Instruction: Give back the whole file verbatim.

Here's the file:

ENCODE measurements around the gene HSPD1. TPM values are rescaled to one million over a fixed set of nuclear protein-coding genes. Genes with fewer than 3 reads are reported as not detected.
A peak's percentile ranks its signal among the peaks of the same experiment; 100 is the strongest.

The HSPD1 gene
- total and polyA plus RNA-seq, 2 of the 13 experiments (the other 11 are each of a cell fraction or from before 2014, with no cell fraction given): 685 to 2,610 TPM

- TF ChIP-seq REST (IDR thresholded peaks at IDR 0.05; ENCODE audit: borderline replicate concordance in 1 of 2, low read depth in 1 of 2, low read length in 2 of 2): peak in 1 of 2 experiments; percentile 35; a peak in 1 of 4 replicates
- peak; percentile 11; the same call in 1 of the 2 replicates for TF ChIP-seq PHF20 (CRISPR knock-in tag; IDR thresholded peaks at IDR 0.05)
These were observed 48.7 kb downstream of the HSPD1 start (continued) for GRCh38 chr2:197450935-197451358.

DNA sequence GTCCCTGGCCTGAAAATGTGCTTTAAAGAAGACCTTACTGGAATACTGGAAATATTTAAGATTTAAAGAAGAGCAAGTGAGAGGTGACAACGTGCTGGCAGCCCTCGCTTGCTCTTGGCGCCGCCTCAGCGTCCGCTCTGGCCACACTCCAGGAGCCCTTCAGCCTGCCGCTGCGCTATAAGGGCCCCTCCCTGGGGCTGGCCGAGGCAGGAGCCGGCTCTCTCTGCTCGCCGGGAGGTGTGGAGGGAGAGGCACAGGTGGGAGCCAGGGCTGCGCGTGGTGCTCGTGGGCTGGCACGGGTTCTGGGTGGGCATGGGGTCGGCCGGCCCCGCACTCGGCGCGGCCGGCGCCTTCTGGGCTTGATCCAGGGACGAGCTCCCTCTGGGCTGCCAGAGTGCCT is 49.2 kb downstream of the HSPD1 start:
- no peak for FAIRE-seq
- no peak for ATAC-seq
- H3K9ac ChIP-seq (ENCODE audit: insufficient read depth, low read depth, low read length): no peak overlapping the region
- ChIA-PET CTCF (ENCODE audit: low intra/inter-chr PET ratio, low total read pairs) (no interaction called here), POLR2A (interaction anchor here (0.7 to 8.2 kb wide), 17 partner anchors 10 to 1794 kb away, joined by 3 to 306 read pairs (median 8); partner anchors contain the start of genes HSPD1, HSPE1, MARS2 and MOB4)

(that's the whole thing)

ENCODE measurements around the gene HSPD1. TPM values are rescaled to one million over a fixed set of nuclear protein-coding genes. Genes with fewer than 3 reads are reported as not detected.
A peak's percentile ranks its signal among the peaks of the same experiment; 100 is the strongest.

The HSPD1 gene
- total and polyA plus RNA-seq, 2 of the 13 experiments (the other 11 are each of a cell fraction or from before 2014, with no cell fraction given): 685 to 2,610 TPM

- TF ChIP-seq REST (IDR thresholded peaks at IDR 0.05; ENCODE audit: borderline replicate concordance in 1 of 2, low read depth in 1 of 2, low read length in 2 of 2): peak in 1 of 2 experiments; percentile 35; a peak in 1 of 4 replicates
- peak; percentile 11; the same call in 1 of the 2 replicates for TF ChIP-seq PHF20 (CRISPR knock-in tag; IDR thresholded peaks at IDR 0.05)
These were observed 48.7 kb downstream of the HSPD1 start (continued) for GRCh38 chr2:197450935-197451358.

DNA sequence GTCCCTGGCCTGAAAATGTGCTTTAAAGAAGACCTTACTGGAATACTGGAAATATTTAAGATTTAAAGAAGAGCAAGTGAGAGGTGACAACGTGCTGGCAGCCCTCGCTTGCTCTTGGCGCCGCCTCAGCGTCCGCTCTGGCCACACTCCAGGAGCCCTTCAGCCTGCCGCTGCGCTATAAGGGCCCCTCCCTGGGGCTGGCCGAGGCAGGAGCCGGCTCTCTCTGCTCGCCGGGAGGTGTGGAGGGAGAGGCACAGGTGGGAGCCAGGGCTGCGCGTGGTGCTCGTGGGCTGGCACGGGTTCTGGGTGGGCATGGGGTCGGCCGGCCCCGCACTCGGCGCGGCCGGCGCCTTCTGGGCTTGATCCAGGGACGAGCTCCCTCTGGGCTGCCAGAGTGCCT is 49.2 kb downstream of the HSPD1 start:
- no peak for FAIRE-seq
- no peak for ATAC-seq
- H3K9ac ChIP-seq (ENCODE audit: insufficient read depth, low read depth, low read length): no peak overlapping the region
- ChIA-PET CTCF (ENCODE audit: low intra/inter-chr PET ratio, low total read pairs) (no interaction called here), POLR2A (interaction anchor here (0.7 to 8.2 kb wide), 17 partner anchors 10 to 1794 kb away, joined by 3 to 306 read pairs (median 8); partner anchors contain the start of genes HSPD1, HSPE1, MARS2 and MOB4)